Seaweek 2015

The theme for Seaweek this year is “Look beneath the surface – Papatai ō roto – Papatai ō raro” highlighting how precious this amazing resource is that we call the sea and how much we can learn from studying its wonders. For more information see http://seaweek.org.nz/
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Marine Metre Squared - citizen science for Seaweek

students are being encouraged to participate in Marine Metre Squared, a citizen science project being run by the NZ Marine Studies Centre, Otago University. Programme runs throughout

TEACHING RESOURCES: Life in the Sea -  Exploring New Zealand’s marine environments

Life in the Sea - Exploring New Zealand’s marine environments - NZ scientists use a range of methods to learn about life in the sea around us. How do our marine organisms interact, and how do we affect them?

STUDENT ACTIVITY: Build a marine food web - In this activity, students build their own food web using images of organisms from the marine ecosystem. This activity can be done indoors on paper or outdoors on a tarmac surface using chalk.

INFO SHEET - Marine food webs - Feeding relationships are often shown as simple food chains – in reality, these relationships are much more complex, and the term ‘food web’ more accurately shows the links between producers, consumers and decomposers.

Marine Reserves – Science Express

Marine Reserves – Science Express

TEACHING RESOURCES: The Noisy Reef - Learning how underwater animals use sound in their world.

CONTEXT - The Noisy Reef - Learning how underwater animals use sound in their world - Travel under the waves to the reefs of New Zealand to explore sound and noise – what sound is, how it travels, what changes under water and how animals use it.

TEACHING RESOURCES: Toxins - with links to the marine environment

Toxins: Delving into the world of poisons. Learn how New Zealand’s most poisonous creature was discovered through the investigative work of scientists. Discover what toxins are, how they are identified and how they enter the food web.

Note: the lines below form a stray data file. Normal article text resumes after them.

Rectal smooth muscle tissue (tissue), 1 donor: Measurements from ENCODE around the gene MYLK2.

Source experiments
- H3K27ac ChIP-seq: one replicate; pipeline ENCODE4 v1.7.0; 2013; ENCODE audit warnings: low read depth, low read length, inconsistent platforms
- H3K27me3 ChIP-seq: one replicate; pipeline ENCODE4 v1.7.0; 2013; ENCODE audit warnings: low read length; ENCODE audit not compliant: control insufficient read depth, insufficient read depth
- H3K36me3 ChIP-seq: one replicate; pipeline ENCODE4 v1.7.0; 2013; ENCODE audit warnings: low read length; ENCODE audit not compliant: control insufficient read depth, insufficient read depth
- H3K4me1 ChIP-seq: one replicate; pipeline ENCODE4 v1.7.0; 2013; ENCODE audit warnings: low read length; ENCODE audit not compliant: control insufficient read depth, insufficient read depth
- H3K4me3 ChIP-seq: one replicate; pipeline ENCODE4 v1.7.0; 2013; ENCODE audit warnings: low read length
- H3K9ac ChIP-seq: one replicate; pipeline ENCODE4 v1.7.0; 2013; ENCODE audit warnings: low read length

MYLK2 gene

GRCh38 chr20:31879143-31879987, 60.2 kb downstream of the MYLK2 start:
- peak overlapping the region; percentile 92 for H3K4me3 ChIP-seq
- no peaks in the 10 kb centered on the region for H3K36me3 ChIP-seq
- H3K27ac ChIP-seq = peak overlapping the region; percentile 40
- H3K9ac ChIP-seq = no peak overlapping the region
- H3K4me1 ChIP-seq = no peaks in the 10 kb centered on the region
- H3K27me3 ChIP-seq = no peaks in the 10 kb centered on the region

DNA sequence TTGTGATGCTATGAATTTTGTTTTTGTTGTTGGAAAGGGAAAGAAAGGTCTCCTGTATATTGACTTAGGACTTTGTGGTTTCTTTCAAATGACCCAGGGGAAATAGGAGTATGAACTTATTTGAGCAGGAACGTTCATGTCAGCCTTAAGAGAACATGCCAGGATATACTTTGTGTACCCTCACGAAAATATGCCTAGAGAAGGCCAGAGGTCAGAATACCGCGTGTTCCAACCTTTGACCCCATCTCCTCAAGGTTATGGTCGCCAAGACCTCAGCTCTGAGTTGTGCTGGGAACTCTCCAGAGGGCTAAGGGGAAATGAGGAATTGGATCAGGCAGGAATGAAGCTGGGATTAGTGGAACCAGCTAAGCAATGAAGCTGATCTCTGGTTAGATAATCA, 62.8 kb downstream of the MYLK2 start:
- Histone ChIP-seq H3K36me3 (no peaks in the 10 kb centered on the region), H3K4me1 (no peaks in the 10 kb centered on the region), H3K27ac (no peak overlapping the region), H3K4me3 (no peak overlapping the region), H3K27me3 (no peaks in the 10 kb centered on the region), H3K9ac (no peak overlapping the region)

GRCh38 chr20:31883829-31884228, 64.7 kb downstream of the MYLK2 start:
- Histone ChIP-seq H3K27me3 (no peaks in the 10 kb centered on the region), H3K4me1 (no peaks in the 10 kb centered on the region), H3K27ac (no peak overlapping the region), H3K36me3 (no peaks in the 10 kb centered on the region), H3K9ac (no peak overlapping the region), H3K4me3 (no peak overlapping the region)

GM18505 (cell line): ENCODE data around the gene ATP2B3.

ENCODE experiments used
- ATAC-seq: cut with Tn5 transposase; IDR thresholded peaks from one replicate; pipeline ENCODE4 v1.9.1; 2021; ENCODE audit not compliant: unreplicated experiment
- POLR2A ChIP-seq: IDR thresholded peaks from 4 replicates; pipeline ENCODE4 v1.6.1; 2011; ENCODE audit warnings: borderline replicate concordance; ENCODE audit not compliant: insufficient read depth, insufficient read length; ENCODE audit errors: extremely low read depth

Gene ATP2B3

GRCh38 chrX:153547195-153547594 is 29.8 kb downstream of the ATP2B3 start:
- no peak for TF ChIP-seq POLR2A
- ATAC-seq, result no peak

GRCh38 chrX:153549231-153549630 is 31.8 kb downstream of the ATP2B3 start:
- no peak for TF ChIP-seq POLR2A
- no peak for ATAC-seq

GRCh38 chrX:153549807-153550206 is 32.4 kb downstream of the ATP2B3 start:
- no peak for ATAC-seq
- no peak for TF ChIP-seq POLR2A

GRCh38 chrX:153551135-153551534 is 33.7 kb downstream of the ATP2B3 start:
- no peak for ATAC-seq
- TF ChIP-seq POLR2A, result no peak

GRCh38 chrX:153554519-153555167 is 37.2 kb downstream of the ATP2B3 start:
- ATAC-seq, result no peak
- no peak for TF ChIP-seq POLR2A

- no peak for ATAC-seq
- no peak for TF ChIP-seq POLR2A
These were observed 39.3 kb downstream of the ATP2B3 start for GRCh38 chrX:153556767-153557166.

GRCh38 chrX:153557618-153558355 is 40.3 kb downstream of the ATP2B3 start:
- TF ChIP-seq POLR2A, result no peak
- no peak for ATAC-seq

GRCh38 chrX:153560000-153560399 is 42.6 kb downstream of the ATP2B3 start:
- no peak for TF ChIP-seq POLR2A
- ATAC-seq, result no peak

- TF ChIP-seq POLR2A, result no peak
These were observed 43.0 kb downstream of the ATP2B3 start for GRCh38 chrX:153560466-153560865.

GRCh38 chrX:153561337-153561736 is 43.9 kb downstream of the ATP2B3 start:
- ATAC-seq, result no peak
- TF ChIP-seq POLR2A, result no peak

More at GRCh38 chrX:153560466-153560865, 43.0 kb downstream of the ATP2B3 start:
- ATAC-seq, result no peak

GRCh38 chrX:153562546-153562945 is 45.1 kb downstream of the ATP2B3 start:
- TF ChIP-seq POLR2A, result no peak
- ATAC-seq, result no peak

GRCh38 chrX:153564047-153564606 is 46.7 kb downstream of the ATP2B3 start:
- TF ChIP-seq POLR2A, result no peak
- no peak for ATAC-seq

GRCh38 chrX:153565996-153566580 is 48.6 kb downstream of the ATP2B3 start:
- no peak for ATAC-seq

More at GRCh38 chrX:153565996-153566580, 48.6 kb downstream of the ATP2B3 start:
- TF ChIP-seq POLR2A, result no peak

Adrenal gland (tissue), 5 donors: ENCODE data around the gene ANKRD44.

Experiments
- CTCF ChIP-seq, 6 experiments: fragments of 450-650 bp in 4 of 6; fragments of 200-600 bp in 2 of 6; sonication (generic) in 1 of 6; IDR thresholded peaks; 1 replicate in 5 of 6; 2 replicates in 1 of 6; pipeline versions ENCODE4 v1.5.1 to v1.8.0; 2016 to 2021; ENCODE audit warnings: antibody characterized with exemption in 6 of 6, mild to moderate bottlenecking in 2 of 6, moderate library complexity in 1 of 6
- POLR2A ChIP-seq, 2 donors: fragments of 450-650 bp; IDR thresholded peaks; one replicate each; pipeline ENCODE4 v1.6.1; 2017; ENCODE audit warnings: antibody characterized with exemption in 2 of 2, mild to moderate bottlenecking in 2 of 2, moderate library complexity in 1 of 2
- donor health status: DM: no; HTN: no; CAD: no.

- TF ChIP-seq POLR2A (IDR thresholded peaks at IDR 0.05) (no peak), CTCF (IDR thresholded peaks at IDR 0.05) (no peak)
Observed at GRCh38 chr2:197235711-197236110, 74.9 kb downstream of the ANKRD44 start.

Where Land Meets Sea (including the Rena disaster in NZ)

SCIENCE STORY: Where Land Meets Sea - New Zealand is surrounded by sea. Our coastlines and marine resources need care and protection. The Coastal Marine Group focuses on the Bay of Plenty – with a particular emphasis on the Rena shipwreck disaster.

NZ SCIENCE RESEARCH: Understanding food webs in Fiordland

Research into food webs has come a long way in the past 50 years. The view of simple linear food chains where small fish are eaten by bigger fish has been replaced by a much better understanding of the complexity of food webs.

STUDENT ACTIVITY: Develop a classification system | Sciencelearn Hub

In this activity, students work in small groups and come up with their own classification system for a number of marine organisms.

INTERACTIVE: Sea stars have many weird and wonderful adaptations. Click on any of the labels to view short video clips or images to learn more. Don’t forget to flip the sea star over and see what’s underneath!

Sea stars have many weird and wonderful adaptations. Don’t forget to flip the sea star over and see what’s underneath!

INTERACTIVE: Explore this interactive diagram to learn more about life in the sea. Click on the different labels to view short video clips or images about different parts of the marine ecosystem.

FOOD WEBS-Feeding relationships are often shown as simple food chains – in reality, these relationships are much more complex, and the term ‘food web’ more accurately shows the links between producers, consumers and decomposers

INFO SHEET: Find out more about the animals and plants that are at home on New Zealand reefs and the different areas or zones of the reef.

Global warming: Otters, kelp and Here’s how it works: Otters control sea urchin populations. Sea urchins eat kelp, and fast-growing kelp is very efficient at absorbing

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